While the physical address of the Eastlake Cumberland Presbyterian Church is Oklahoma City we are located within a mile of the city boundaries of Moore and OKC. Since Oklahoma City is over 600 square miles, it is often easier to tell folks you live near Moore when describing your residence.
Eastlake Church is no stranger to tornadoes but you will know God’s hand is in the picture when you realize that tornadoes have crossed on the north side of our street (before the church was built), once hopped over the church before continuing its path of destruction in Moore in 2003 and recently killed 23 people, injured 377 and killed dozens of horses at the Orr Family Farm which abuts the south end of our 20 acre lot.
Losses of dear children and those that care for them are so unsettling that they still bring tears to my eyes as I write this six weeks after the event. The eary sound of tornado sirens gave 16 minutes of warning of the advancing storm but even that is not always enough to allow for proper sheltering. There was so much damage (nearly $5 billion dollars) that is has taken more than a month to asses the impact and the process is ongoing. Oklahoma Emergency Management now says that 1,307 homes were destroyed and 1,506 homes damaged. This includes a second EF-5 tornado that threatened us just over a week later on 31 May. Tornado winds combined with record setting rains (11 inches in one night) to wipe out anything that might have remained in the disaster zone.
With power out in the surrounding neighborhood, at 4 o’clock on a Monday afternoon, I see Pastor Leslie standing on the front porch of the church watching the standstill traffic and hundreds of emergency vehicles try to make their way into the neighborhoods. We hadn’t yet learned of the destruction of two elementary schools with many of their children still sheltering inside. I walked with a lady for two miles as she tried to get the Briarwood School to check on her daughter. You can only imagine the pace at which we were “walking” trying to plot a path from street to sidewalk, stepping over downed power lines, noticing the smell of natural gas and smoke from fires and hearing water spewing from places where there were once houses. Cell phones were not working and hard wired telephone service was disrupted by the loss of hundreds of utility poles. I was focused on finding out the condition of my family who were all sheltering at home.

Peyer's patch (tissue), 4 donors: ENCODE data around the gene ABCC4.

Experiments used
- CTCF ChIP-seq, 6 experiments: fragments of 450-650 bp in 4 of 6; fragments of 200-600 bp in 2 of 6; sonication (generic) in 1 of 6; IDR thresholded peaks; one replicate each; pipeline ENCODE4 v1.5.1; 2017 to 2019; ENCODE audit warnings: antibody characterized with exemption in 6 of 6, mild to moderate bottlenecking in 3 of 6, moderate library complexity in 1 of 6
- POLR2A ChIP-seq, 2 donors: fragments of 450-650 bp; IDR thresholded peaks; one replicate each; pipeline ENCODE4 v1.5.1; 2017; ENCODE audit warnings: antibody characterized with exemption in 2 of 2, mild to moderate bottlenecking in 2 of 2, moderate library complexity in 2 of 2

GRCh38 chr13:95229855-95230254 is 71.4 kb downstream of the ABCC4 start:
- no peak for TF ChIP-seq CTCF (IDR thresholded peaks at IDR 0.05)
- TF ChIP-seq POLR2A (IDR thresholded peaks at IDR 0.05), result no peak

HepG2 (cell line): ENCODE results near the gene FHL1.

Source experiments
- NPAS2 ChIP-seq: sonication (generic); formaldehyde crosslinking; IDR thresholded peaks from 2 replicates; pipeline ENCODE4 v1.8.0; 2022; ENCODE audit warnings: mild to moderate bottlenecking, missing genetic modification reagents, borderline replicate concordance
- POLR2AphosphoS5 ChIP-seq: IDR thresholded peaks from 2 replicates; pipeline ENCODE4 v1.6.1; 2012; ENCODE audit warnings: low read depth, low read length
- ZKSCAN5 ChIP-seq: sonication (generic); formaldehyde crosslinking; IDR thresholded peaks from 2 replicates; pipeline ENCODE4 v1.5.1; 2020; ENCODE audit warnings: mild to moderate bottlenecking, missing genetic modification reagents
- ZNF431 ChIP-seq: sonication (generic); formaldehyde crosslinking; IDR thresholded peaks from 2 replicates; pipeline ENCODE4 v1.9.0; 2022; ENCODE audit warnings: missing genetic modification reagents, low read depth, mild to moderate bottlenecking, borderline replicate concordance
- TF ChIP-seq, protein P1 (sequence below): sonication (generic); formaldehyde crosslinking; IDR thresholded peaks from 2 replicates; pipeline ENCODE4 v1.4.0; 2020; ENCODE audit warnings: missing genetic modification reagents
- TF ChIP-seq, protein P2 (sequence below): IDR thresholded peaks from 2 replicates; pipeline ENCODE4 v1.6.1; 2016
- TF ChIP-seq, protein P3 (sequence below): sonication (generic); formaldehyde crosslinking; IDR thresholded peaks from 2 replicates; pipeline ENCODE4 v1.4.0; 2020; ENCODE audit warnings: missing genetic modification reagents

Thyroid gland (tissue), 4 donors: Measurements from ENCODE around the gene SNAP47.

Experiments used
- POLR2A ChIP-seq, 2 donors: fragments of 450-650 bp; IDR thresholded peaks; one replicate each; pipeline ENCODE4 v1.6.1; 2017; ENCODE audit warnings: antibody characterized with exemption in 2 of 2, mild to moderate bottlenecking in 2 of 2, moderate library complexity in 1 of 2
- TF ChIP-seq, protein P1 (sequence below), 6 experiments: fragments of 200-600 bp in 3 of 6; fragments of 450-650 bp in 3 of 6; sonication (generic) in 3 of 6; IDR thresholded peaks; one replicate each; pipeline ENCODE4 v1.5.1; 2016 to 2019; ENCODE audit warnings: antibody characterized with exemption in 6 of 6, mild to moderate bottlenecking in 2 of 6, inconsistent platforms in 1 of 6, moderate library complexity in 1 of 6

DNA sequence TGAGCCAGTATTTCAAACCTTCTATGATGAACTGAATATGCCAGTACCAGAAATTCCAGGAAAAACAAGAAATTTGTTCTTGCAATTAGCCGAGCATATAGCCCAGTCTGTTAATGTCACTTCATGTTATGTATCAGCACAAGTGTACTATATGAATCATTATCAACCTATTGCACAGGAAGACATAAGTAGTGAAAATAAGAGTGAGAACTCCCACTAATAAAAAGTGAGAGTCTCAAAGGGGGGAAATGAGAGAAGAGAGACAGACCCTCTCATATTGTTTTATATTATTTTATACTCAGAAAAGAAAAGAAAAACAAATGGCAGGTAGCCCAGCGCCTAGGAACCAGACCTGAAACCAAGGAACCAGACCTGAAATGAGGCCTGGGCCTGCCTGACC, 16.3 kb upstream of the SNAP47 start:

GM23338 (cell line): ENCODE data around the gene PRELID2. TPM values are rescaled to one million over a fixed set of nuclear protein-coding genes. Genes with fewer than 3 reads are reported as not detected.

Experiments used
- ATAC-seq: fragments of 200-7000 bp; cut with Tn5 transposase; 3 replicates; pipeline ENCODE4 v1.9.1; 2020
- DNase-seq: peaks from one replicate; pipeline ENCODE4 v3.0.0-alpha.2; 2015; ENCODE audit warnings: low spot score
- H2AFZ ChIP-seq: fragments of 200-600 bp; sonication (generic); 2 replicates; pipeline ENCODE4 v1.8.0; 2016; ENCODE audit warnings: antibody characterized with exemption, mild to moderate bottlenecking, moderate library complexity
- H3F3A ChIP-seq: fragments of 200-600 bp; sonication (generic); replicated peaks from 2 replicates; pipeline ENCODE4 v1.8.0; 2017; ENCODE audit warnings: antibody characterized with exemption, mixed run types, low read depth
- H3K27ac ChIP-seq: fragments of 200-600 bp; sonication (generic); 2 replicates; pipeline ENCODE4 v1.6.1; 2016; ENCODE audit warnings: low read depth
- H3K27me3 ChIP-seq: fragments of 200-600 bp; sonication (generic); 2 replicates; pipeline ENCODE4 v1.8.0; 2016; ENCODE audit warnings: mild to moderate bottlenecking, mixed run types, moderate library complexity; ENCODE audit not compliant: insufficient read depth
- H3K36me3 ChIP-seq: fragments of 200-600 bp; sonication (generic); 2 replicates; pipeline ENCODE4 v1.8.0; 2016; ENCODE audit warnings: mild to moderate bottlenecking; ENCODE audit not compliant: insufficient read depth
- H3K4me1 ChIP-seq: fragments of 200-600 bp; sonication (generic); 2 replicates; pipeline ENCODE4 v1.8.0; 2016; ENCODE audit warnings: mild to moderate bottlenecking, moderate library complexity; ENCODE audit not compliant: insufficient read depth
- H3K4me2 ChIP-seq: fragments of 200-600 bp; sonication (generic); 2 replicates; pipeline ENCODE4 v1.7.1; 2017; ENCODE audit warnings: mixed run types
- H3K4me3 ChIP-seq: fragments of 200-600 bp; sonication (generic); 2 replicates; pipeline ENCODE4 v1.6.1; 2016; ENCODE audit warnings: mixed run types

Meanwhile the news spreads rapidly in Oklahoma. First responders are called from all over the state to provide mutual aid and they drive for hours to get to Moore. The National Guard is activated as their vehicles are some of the few that can navigate through the disaster. Bobby Kammerer, Marlow Cumberland Presbyterian Church calls Pastor Leslie to check on our status and realizes he can help by bringing a generator to Moore. Not one of those little generators to light up a bulb and a refrigerator but rather a 60,000 watt generator that can light up and air condition a whole church. Eastlake church is now the only beacon of light within many square miles of Moore Oklahoma. People see the light and offers of assistance on our sign by Highway 37 (we estimate that 20,000 people that see our church sign every day). The sign has made an impact – Accepting Donations, Providing Assistance!
Bobby arrives with a generator from 80 miles away in a matter of hours but how do you wire something like that to a church? God will provide. A local AT&T crew asks if they can set up a portable cell tower iin our parking lot. We welcome them and they ask how they can help? They have brought their own generator with them and offer to hook ours up to the church. Power for air conditioning, lights and communications is a life saver.
The Red Cross provides 30 cots so we can house temporary work crews arriving from all over the country. Ladies of the church prepare meals for the volunteer crews, sort, fold, stack, unload, clean donations. Many thousands of dollars in donations arrive and we try to figure out how to discern need for cash versus need for supplies. This separate disaster fund still holds $10,000. Feed The Children, based in Oklahoma City sends truckloads of supplies.
We are hosting one group, Moore Books for Moore Kids, in their efforts to collect and distribute 100,000 books to the 75 teachers who lost everything at our two elementary schools. Each teacher will walk out with boxes of books, gift cards, and supplies on Jul 13th.
It is now July 4th and we are still providing assistance. Normal power has been restored, we have seen many more than 5,000 people come to the church to receive over 25 tons of food, toys, cleaning supplies, gift cards, clothing. One lady came in wanting nothing more than a hug and to have someone to listen to her story. New faces are appearing regularly in Sunday worship. There are 50,000 people in Moore and each one of them has been directly impacted by this disaster and have a story to tell.
FEMA stops by often to see how we are doing and how they can help. The civil government knows there is no way they can handle a disaster like this without volunteers and the community of faith. That will be true anywhere you go in the country but no more than in a place that is Oklahoma Strong.
It is often through struggles like this disaster that God is able to use our hands and hearts to provide comfort and relief in times of need.